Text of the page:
Flexion is the outcome of good bending.

Slalom exercise (in trot or canter): Start with a slalom on the quarter line that tracks a few strides on either side of line. The horse’s hind leg need to stay on the track. You can do this exercise with or without changing flexion. Then make a shallow slalom where you just slalom the horse’s shoulders.

Changing flexions while riding a pattern helps with self-carriage. But spend most of the time with the horse’s nose in the middle of the chest.

Think of piaffe as welcoming the ground. In a way it is like moving in a big box of deep mud.

Think of passage as trampolining off the ground. It is a quicker landing and take off.

When you are addressing different hind leg activity (need to make them match in quickness), work on straight lines off the track, not on circles.

demi
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Re: Notes from Susanne Von Dietz Clinic

Postby demi » Mon Jun 25, 2018 12:13 am

Thanks for sharing these notes. I am reading SvD’s book at the moment and the notes make more sense as I read the book. Her stuff is not all easy to understand and I have to scratch my head a bit. But once I get what she is saying, it makes a lot of sense. The illustrations in the book are so helpful, and I find myself going back to them when I am trying to figure out what she’s saying. I’ll read your notes again when I finish the book.

piedmontfields
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Re: Notes from Susanne Von Dietz Clinic

Postby piedmontfields » Mon Jun 25, 2018 11:22 am

I am re-reading both of her books now, too, and they make a lot more sense to me now that I've seen her teach! Will be interested in your thoughts and experiments.

calvin
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Re: Notes from Susanne Von Dietz Clinic

Postby calvin » Tue Jun 26, 2018 6:42 pm

Greatly appreciated, PF. Thank you for taking the time, making the notes, and thinking about what you have heard and seen. I have SvD's books and I think this is a wonderful addition. You have added some practical things to do and to try.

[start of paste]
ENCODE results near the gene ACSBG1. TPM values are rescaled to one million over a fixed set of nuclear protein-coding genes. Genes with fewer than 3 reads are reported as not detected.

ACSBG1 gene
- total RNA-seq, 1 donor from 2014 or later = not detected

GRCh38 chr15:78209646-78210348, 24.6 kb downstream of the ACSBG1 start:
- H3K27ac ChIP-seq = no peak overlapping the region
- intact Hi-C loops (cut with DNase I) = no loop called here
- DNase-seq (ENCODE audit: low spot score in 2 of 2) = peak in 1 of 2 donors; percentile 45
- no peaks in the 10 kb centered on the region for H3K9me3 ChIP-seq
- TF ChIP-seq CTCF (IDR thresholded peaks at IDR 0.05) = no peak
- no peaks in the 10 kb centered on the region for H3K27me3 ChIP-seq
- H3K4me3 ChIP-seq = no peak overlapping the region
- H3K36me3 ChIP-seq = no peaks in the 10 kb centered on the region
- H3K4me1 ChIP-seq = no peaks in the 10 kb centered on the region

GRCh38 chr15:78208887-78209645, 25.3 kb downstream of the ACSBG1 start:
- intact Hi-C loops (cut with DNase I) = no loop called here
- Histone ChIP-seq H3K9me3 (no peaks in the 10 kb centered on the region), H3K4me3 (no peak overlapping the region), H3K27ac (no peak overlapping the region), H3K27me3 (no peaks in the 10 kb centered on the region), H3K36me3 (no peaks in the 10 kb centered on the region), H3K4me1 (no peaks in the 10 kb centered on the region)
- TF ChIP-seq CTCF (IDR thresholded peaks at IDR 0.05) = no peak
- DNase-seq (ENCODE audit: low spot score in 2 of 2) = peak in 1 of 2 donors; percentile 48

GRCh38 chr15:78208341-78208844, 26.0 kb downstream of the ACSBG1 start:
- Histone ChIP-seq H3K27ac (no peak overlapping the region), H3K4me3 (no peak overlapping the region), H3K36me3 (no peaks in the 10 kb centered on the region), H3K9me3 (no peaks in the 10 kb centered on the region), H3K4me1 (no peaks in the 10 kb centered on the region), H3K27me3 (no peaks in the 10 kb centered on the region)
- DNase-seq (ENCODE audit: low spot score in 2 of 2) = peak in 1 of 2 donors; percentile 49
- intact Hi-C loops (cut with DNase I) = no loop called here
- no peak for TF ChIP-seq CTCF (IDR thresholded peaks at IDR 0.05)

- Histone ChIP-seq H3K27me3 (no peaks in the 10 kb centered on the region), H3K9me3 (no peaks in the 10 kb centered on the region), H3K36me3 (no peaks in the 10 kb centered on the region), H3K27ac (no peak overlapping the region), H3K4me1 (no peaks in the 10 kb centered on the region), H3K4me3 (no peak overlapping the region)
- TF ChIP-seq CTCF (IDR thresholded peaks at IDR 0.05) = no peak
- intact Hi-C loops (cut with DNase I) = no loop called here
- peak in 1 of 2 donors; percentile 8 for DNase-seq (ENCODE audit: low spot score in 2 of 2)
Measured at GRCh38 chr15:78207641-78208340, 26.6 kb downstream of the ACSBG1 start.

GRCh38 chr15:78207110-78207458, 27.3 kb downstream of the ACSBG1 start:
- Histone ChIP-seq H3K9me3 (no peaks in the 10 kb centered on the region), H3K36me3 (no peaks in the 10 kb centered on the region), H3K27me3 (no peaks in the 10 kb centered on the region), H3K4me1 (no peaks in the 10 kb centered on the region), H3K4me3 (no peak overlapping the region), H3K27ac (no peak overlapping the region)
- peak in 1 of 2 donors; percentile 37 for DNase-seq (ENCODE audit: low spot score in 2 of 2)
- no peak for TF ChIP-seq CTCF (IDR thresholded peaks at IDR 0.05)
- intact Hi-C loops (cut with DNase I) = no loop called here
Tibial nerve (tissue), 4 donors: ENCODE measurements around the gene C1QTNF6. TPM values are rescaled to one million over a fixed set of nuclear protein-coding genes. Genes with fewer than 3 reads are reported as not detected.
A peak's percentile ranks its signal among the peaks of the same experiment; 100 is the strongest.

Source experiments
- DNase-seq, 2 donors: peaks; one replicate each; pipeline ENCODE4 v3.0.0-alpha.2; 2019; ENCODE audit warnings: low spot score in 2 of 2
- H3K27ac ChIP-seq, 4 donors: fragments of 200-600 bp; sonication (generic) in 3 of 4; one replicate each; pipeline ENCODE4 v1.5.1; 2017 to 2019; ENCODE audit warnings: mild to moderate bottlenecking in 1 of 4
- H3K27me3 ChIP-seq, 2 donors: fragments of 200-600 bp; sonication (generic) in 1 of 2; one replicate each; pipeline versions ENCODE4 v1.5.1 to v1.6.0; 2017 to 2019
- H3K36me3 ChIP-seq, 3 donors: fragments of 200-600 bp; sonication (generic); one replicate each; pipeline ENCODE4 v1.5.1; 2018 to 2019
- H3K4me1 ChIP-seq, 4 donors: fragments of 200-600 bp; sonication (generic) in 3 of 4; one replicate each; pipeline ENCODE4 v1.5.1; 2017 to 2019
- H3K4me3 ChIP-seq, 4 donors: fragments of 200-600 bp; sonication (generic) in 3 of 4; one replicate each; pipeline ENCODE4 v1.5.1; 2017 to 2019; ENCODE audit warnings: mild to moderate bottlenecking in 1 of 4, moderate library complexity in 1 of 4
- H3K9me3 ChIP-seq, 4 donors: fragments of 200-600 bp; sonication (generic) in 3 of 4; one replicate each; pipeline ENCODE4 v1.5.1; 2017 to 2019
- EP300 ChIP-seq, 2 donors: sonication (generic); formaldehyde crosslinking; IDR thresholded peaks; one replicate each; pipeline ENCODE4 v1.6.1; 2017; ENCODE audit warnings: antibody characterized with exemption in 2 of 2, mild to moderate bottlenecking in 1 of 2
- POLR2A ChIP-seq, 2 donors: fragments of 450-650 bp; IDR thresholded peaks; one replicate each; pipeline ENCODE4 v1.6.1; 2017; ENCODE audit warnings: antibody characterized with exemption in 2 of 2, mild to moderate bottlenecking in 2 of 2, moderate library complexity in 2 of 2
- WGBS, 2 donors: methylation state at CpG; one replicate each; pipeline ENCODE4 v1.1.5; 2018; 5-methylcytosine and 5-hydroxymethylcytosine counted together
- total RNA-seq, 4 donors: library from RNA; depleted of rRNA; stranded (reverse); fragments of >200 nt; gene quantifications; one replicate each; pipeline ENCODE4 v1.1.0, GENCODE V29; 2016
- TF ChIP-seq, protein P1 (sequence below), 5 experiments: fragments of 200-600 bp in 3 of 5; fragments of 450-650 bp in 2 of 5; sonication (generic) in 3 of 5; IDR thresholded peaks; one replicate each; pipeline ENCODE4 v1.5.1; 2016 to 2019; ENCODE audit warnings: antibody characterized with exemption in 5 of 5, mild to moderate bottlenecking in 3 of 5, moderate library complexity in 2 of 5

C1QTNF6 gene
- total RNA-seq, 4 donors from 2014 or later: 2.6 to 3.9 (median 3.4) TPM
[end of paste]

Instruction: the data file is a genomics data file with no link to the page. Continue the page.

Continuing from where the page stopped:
piedmontfields
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Re: Notes from Susanne Von Dietz Clinic

Postby piedmontfields » Wed Jun 27, 2018 11:54 pm

I'm glad you found the notes interesting, Calvin. To be honest, I'm still reading and processing and trying things out from that clinic. Overall, her teaching has made a very good impact on my riding---and it has happened at a good moment for further development.

demi
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Re: Notes from Susanne Von Dietz Clinic

Postby demi » Fri Jun 29, 2018 6:19 pm

I'm just over halfway through "Balance in Movement". It is not a quick read, at least for me. I haven't even been riding for the last 5 weeks so am not able to try things out. One of her "Maxims" that I highlighted was "Being moved, not moving actively, this is the motto!" is one that I know the importance of, but still lose sight of when I am concentrating on other things. I am going to start a thread about lunging and that maxim is involved....

demi
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Re: Notes from Susanne Von Dietz Clinic

Postby demi » Sat Jun 30, 2018 12:01 pm

Not sure which of the two SvD threads to put this in, so just picked one :)

On p. 94 of “Balance in Movement”, she describes the effect of the thumb position on the wrist. In theory, I can see why this is very important, but when I go thru the exercise, I can’t feel any difference in whether I hold my thumb flat, or like a roof. Maybe I just have some arthritis in the wrists which limits the motion. But on the other hand, maybe I just don’t have the sensitivity to feel it, and I need to work on it...I tried to be honest with myself, and I even looked at pictures to see how I hold the rein. My conclusion is that I am somewhat inconsistent. Sometime the thumb is flat, and sometimes it is like a little roof.I am interested in anyone else’s thoughts on this.

piedmontfields
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Re: Notes from Susanne Von Dietz Clinic

Postby piedmontfields » Sat Jun 30, 2018 12:12 pm

I am now mostly physically unable to hold the thumb like a roof (with a good bend in the thumb), as my hands work at about 60% normal ability.

But back when I could do it (and was taught to do this), the purpose was to be able to give very quiet, specific, changes in the rein (pulse in the thumb) without other hand movement. When the thumb is flat, it is much harder to do this (and those light pulses tend to become bigger hand/wrist movements). There is a way in which doing that thumb bend makes the wrist more independent and therefor less stiff.I re-read the section in the book and I think this is what she is describing (although I did not observer her teaching this at the clinic).

BTW, Charles de Kunffy also teaches this position of the thumb.